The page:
The traditional sport of Saudi Arabia was camel racing and it is still popular in the Arab world. In recent times, football is regarded as national and most popular sport in Saudi Arabia. Saudi Arabian national football team is governed by Saudi Football Federation (SFF) founded in 1956. It is nicknamed as Al Suquou Al Khodhur meaning Green Folcons. The Saudi professional league is the highest level of competition in the country. Saudi Arabia is placed at 51 in the Federation International Football Association (FIFA) world ranking. Considered as one of Asia’s most successful national team, Saudi Arabia has won the AFC Asian Cup three times and qualified for the FIFA World Cup on six occasions. Women’s football is also played in Saudi Arabia. In February 2020, Saudi Arabia launched a football league for women with a long-term plan to allow the team to participate in the first FIFA Women’s World cup in the next 10 years.
In November this year, Saudi Arabia caused the most sensational upset of the FIFA World Cup beating Lionel Messi’s Argentina 2-1 in Qatar. The result propelled Saudi to top of Group C and also ended Argentina’s 36 game unbeaten streak. Messi opened scoring for Argentine but in second-half Saudi Arabia goals caused a tremendous world cup upset. Saleh Alshehri and Salem Aldawsari were the goal scorers for Saudi Arabia. Celebrations erupted throughout the Muslim nations particularly the capital Reyad after the final whistle blew, with fans forming impromptu dance circles and waving the national flag from the windows of speeding cars. To commemorate their historic victory, a national holiday was declared by Saudi King Salman on November 23, 2022. This year’s World Cup is certainly like no other before it. It is the first to be held in a Muslim country and Qatar has gone a long way to give the event a distinctly Arab and Muslim flavor.
Saudis are crazy for football. It reminds me the days when I was in Saudi Arabia. A football ground in the vicinity of my hospital, king Abdul Aziz (Al Zahir), the biggest hospital of Makkah city. During Hajj season, the hospital used to witness huge rush of patients from across the world and the external staff especially from all cities of Saudi Arabia, Pakistan, India, Malaysia, Indonesia, Tunisia, Syria, Egypt, Philippines, nearest all neighbouring countries were being pulled out to our hospital. The experience, exposure, sharing of one another's cultural beliefs and discos was a heavenly feeling. I can’t express in my words.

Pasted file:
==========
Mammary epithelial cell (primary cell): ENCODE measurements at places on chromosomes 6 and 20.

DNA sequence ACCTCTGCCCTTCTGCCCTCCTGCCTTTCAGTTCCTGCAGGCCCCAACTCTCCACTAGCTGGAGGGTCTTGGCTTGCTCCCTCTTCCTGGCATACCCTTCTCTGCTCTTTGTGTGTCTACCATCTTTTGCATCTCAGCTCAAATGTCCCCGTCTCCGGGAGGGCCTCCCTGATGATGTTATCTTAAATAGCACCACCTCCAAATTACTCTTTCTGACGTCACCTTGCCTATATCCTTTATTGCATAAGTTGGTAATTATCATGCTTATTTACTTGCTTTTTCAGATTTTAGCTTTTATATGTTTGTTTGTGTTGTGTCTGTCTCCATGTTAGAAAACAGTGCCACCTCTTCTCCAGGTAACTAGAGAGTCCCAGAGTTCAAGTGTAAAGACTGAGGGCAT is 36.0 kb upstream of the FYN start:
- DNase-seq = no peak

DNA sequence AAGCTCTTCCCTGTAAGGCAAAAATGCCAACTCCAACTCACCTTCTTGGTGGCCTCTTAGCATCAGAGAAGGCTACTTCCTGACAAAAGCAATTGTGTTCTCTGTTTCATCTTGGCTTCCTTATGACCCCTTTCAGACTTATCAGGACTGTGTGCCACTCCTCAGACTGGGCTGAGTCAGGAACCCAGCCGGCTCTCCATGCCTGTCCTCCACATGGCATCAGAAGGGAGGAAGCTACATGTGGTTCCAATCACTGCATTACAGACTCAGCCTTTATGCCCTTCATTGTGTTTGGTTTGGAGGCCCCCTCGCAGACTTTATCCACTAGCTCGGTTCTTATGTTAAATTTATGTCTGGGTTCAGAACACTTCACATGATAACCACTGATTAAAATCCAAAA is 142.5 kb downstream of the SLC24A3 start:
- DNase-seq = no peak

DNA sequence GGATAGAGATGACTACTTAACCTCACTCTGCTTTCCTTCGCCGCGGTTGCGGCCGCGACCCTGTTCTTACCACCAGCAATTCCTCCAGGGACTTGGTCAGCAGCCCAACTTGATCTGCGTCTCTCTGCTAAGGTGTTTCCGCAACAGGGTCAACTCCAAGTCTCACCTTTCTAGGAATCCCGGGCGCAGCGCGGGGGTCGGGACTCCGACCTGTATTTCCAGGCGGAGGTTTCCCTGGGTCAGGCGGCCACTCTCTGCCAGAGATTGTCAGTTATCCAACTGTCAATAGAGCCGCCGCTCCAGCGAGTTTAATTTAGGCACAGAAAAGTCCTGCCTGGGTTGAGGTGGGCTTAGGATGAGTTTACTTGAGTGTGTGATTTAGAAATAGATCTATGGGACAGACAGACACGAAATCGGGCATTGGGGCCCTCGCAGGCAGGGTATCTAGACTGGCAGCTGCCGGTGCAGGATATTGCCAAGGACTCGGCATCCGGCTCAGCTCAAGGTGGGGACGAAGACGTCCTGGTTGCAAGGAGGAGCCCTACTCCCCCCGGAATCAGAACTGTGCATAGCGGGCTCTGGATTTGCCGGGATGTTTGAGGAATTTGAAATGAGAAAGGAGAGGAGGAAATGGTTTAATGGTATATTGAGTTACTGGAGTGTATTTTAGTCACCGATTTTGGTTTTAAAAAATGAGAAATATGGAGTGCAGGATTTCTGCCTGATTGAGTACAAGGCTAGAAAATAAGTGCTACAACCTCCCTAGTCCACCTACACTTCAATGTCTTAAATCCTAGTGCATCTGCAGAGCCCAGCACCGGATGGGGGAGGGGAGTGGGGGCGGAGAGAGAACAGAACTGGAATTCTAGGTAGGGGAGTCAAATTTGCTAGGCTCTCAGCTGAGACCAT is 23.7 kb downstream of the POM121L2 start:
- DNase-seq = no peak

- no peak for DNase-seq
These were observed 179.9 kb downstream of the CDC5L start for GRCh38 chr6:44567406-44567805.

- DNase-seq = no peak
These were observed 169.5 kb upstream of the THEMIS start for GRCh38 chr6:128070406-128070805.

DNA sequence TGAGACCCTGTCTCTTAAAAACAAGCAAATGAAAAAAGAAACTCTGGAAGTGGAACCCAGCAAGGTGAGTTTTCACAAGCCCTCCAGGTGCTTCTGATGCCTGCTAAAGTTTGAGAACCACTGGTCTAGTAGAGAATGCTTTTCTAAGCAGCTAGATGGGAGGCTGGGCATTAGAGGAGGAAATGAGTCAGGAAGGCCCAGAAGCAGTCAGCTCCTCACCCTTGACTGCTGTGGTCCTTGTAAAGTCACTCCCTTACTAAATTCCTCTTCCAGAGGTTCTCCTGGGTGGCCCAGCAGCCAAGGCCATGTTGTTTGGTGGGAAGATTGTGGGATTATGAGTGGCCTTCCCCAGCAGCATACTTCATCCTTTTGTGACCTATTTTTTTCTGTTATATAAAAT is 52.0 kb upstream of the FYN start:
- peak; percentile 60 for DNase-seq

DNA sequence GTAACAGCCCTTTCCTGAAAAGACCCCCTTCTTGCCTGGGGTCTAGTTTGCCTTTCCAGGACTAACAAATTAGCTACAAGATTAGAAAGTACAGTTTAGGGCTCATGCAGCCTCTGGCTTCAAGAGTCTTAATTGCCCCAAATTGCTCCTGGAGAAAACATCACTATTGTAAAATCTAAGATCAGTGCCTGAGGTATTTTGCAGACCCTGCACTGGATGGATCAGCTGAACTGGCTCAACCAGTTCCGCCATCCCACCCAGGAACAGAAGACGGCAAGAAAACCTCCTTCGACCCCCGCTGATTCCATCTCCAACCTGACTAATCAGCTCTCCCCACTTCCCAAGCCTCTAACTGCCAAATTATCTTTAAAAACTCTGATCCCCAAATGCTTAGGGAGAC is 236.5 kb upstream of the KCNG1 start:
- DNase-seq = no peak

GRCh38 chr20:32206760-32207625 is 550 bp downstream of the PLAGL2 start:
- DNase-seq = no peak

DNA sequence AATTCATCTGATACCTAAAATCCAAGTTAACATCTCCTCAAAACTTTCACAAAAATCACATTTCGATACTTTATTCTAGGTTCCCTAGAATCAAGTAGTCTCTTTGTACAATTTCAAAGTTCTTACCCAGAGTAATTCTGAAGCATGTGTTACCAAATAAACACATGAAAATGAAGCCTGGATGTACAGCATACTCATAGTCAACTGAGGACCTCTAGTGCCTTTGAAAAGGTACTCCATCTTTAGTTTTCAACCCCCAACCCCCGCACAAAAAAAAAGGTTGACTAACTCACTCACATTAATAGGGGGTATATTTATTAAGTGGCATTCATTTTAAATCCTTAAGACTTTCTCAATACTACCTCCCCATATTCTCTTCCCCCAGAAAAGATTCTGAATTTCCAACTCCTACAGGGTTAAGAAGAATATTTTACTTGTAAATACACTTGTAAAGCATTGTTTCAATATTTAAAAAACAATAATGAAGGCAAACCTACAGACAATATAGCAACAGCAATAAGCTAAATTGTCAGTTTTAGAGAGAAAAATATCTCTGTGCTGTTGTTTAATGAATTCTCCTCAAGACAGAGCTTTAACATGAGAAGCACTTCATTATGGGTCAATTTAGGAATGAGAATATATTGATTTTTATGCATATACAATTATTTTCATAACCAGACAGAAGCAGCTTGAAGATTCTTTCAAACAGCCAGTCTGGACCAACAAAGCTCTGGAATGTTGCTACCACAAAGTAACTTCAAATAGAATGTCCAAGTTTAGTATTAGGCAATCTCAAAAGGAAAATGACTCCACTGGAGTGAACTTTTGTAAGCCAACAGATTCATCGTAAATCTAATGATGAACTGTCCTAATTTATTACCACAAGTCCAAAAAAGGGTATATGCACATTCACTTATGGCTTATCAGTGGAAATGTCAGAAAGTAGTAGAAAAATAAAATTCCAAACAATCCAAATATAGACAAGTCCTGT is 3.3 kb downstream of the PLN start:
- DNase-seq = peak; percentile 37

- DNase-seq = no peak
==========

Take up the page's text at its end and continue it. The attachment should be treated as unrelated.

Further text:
I still remember the football lovers playing throughout the night and they were crazy for it like anything. Then we were used to handle those fracture cases severe in nature and difficult to handle those crazy football lovers and during FIFA world cup. I used to be there only in the night shift and all my fellow male colleagues with me announced that it will shut down nearly at 4 or 5 p.m. I answered why so and the one young boy among them, one of my fellow colleagues, in the shift namely Ali told me “Masarat you don't know what is today.” I told him “why are you asking like that”. He replied “You are not from this world.” I said why? He replied “today is the final match of FIFA World Cup and we are going to go crazy just after half an hour”. Everybody picked up their laptops, shut the doors and it was just like a strike in the hospital. Everybody with their soft drinks, chips enjoyed watching FIFA World Cup. It was the golden period of my bachelor life which I will never forget in my life till my last breath.
This year’s world cup is certainly like no other before it. It is the first to be held in a Muslim country and Qatar has gone a long way to give the event a distinctly Arab and Muslim flavour. In the run up to the tournament, Western media coverage has been dominated by the controversies surrounding the event rather than the sport itself. Britans public broadcaster, the BBC, refrained from airing the opening ceremony on television, opting instead to cover criticism of the host nation. The BBC said it did broadcast the ceremony on their video-on-demand service. The Bedouin-themed opening ceremony began with a female singer donning a traditional Burqa, a kind of face covering that has been banned in several European countries. It also cited a verse from the Quran about God creating humanity into “Nations & Tribes” so they can get to know each other. In a statement to CNN Qatar's Supreme Committee (SC) said it was committed to “an inclusive and discriminatory free world cup. Everyone is welcomed in Qatar, but we are a conservative country and any public display of affection, regardless of orientation, is frowned upon. We simply ask for people to respect our culture”. World may be thinking Saudi a conservative society, but this upset in FIFA world cup must have opened their mind about the Arab nations.
(Author is a postgraduate of pharmacy and former tutor of J&K Health Department)